Anne Stewart, speak for yourself. It could just be that yours is gaping open and needs something bigger to fill it.
I'm an Asian male who has only dated white women, not intentionally but because I am mostly surrounded by white women. A tip to others of my color: Canadian and European women are much more open to Asian men than American women. I married one and am very happy about it.
Oh, Mr. Hung, the pulse is better felt over the carotid artery, not the jugular.
Proportionally, Asian-American women are the most likely to date outside their race.
Not sure why the "American" attachment is there since it just represents citizenship on paper and has nothing to do with looks. Asians look like Asians, them living in America or being citizens do not change their looks unless they have mixed blood. If they were a mixed race, then it would be appropriate to attach the name of that race next to Asian. There is no such race as "American", that's a nationality.
It's really just a matter of perceptions and stereotypes and this clouds their reality. Unfortunately, Asian-American males have to deal with the negative portrayal of Asian men and have to prove otherwise.
until they get into the bedroom..and he is reminded of why
Michael, take it from this African American woman from the 1950s whose mother taught her the beauty of men from all races, you are one fine man!
Michael, you are very attractive. Maybe you're subconsciously attracted to catty women and that's why you get that reaction.
Sure they can be, and are, about 1 in a million is I'd estimate. And if you don't believe me just ask the loads of Asian women I see everywhere dating/marrying white guys in my area. Guess to be fair you could ask the white girls dating/marrying Asian guys what they think too, but it might take you a month to find one.
I think Asian-Americans are probably the most beautiful people in the world. It's the most incredible mix of DNA and culture i've ever seen. But that's how i feel, i don't speak for anyone but myself.
I think they have the BEST skin tone – gorgeous!
It's called BWAM – look it up!
They look like zoombies to me ! yuk !!
B. D. Wong was dee-lish back in the 90's. I always wanted to see his character make out with one of the inmates on Oz.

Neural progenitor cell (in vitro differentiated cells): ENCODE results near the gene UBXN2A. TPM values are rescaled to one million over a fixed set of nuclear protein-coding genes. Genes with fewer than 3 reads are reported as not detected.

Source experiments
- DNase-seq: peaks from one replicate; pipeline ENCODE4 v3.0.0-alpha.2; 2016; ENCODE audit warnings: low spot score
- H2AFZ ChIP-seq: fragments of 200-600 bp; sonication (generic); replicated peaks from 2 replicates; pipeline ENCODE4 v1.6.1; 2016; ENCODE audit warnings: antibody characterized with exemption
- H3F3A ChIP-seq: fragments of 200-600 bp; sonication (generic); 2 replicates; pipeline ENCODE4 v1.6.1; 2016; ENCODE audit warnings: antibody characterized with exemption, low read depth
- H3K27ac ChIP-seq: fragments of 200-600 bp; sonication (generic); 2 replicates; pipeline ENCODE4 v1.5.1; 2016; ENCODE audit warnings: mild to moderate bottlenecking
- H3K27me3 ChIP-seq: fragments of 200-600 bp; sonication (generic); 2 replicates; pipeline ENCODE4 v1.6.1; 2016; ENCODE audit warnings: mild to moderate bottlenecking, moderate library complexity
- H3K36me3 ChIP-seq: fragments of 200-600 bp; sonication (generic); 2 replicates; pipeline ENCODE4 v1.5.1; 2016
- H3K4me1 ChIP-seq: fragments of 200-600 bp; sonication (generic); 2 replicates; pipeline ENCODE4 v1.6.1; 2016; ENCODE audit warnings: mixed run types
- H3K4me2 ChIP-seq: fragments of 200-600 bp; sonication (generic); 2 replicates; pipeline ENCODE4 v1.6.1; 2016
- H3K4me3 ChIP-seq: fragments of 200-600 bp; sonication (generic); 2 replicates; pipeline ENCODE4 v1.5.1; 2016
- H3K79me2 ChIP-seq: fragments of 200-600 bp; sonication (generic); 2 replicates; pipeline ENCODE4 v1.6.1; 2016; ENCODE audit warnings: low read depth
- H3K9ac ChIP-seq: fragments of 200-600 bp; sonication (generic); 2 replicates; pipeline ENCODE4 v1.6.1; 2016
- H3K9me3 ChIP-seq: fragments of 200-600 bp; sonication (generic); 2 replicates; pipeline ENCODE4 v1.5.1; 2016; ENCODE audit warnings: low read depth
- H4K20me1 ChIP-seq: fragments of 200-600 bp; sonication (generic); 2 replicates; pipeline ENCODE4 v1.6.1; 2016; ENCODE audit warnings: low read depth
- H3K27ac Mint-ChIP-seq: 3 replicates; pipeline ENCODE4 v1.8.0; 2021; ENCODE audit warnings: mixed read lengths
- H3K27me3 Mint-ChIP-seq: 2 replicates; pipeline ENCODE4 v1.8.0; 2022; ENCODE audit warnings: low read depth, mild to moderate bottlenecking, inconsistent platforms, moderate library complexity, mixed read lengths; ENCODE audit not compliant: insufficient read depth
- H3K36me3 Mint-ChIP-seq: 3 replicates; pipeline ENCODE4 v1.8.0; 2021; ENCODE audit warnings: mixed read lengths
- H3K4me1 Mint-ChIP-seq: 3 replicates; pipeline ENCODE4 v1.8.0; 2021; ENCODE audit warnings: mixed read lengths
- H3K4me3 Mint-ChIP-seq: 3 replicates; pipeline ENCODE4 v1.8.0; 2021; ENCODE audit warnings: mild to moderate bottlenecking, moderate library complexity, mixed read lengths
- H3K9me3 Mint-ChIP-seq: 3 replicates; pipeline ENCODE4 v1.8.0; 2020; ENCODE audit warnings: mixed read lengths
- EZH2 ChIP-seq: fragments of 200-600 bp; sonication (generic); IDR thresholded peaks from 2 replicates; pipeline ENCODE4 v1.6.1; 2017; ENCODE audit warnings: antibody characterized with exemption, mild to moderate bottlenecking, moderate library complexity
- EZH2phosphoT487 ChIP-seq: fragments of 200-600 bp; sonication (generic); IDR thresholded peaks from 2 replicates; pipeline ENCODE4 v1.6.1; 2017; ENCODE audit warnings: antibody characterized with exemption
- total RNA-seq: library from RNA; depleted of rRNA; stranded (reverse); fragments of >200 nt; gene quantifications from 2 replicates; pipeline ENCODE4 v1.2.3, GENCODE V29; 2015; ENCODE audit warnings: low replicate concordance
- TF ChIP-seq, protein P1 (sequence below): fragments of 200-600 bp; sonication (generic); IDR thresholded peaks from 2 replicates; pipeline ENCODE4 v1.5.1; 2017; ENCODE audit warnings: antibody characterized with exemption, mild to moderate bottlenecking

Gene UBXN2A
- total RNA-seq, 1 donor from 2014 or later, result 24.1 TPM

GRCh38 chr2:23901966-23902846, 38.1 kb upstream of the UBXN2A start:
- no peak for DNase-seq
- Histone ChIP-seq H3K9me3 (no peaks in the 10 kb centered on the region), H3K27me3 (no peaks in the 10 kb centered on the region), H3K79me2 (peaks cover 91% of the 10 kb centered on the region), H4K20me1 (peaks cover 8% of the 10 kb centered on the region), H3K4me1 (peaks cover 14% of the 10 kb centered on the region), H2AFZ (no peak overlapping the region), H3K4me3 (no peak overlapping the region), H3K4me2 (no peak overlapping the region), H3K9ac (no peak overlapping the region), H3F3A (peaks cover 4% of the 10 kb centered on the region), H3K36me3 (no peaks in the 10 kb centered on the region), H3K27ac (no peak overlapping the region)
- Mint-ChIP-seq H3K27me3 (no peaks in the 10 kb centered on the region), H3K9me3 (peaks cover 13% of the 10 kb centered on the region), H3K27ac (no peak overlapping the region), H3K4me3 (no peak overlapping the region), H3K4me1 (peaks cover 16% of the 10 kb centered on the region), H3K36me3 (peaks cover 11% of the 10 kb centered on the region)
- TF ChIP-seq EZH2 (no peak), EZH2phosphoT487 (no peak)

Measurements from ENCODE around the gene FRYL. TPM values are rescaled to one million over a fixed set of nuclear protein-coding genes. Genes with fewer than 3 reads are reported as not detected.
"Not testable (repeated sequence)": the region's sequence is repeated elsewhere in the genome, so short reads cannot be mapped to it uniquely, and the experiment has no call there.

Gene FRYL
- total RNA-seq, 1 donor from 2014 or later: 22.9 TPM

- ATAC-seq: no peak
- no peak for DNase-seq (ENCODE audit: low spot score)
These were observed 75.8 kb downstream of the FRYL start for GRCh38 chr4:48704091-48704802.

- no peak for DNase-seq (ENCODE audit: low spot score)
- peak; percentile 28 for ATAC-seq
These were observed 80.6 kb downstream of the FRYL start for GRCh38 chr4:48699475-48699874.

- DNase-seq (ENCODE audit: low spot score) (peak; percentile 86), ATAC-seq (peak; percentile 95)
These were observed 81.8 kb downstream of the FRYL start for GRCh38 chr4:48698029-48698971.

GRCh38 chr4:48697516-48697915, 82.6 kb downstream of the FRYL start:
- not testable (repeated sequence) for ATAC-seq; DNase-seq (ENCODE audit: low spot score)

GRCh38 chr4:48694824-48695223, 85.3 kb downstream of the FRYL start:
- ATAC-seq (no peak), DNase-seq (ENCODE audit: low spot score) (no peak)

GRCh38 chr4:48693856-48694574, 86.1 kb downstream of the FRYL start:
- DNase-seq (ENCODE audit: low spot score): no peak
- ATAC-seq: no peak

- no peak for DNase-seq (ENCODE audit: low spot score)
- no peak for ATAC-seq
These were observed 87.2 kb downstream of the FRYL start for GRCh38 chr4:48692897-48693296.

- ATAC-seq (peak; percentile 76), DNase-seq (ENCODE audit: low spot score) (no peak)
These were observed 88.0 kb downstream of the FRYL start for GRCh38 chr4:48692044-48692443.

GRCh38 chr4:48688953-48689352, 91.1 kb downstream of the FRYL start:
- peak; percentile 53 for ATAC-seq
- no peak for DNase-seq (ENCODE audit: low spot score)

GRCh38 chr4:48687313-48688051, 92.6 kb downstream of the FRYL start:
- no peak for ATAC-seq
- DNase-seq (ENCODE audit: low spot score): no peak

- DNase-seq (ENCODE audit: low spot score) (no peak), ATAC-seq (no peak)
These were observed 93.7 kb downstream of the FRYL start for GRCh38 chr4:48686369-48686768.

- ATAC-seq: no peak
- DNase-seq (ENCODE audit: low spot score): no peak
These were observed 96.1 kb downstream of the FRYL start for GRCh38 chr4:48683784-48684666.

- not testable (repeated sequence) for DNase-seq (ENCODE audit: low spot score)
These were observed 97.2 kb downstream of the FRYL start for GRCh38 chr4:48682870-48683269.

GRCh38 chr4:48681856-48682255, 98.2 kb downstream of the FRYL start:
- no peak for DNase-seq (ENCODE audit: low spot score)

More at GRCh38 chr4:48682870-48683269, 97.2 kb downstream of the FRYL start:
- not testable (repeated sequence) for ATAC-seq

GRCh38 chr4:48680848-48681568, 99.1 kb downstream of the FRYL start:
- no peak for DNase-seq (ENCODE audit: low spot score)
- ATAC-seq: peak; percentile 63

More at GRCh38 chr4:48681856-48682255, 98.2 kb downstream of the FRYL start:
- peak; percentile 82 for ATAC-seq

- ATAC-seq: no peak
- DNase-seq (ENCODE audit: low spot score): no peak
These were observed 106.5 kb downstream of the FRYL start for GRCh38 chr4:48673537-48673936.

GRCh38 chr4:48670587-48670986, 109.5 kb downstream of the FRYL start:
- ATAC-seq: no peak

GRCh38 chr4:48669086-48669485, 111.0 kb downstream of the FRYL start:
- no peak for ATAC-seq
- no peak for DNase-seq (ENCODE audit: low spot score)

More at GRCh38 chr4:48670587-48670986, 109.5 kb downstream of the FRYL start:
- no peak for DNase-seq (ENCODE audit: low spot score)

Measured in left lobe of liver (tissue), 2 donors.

white girls with asian guys man
I usually forget I'm not just a white guy who is really good at math and gets out socially WAY too much until I look in the mirror and see that I am, indeed, Asian.
Daniel Dae-Kim, 'nuf said.
A BIG AMEN to that!
YUP! Glad to see another Kim fan or 2!
Very small percentage of non-Asians like Asians. Perhaps comparable to the percentage of people that like younger or elderly people or animals. There are always people that will like anything. But, good looking Asians are one in a thousand if they are 5% among other people in the US and perhaps 20% among Europeans.
There are more Asians in the world than any other race.
You say that "5% of Asians are good looking" vs "20% of those of European descent".
1) Where the heck did you get those statistics?
2) Everyone has a different metric in regards to "good looking".
3) 5% of those Asia population easily out numbers the 20% of Europeans. Therefore, by your logic, there are more "good looking" Asians than there are "good looking" people of European descent.
Logic is not your forte unfortunately.
Sure, they *can* be, just like anyone else. Author is pretty hot.
Excuse me? When you consider all the nationalities that full under "Asian" you're talking about over half of the world's population. You might as well say humans are ugly in general and I wouldn't disagree.
Asians are NOT ugly. Some hottest/best looking guys I know are asians. Whether they're a celebrity or an average person, I've met handsome ones. Especially Koreans are kind of appealing for me.
Thanks, Ella. Good balance to 'Adrian' above. Can't wait for hybrids (hapas) to take over the world so the racists like Adrian can disappear into history.
Forget PSY. He wouldn't be considered handsome in Korea, either. Thus he makes a career as a comic. Happens to white folks, too.
Has the author never seen K-POP? Those are some beautiful Asian boys, says this old white lady-mother of two smart, talented and gorgeous children by an Asian-American man. Hollywood just hasn't caught up with us yet.
Majority of the women I have dated in my 35 years of existence have been caucasian, latin, or black. I've been on dates with 3 Asian women and do find them reall attractive. All 3 Asian women said I was different from other Asian guys and that I was white washed????... That really irritated me being judged and basically reversed stereotyped by someone who has similar or same ethnic background. I'm not sure what I'm doing differently but I get approached by all sorts of women except Asian women...
That's funny, because as an Asian female, non-Asian guys tend to like me more.
Struggling to understand why this was even written...
proportionally speaking since asian men average shorter heights and smaller bodies in general... proportionally speaking that would be true
This is just creepy. He brags about putting his hands around a woman's throat? Even to "feel her pulse" sounds bizarre.
I totally agree. Up until that part, the piece was a combination of self-important puffery and self-obsessed whining, the bottom line of which (apparently unseen by the author) was that he went out and became successful at what he wanted to be, just like everybody else. Nothing to see here, folks, move along, move along.
Then he came up with that creepy, sounds-like-violence-against-women moment with his hand around a woman's throat and his other hand grabbing her by the hair. Weirdo.
What defines you? Maybe it’s the shade of your skin, the place you grew up, the accent in your words, the make up of your family, the gender you were born with, the intimate relationships you chose to have or your generation? As the American identity changes we will be there to report it. In America is a venue for creative and timely sharing of news that explores who we are. Reach us at firstname.lastname@example.org.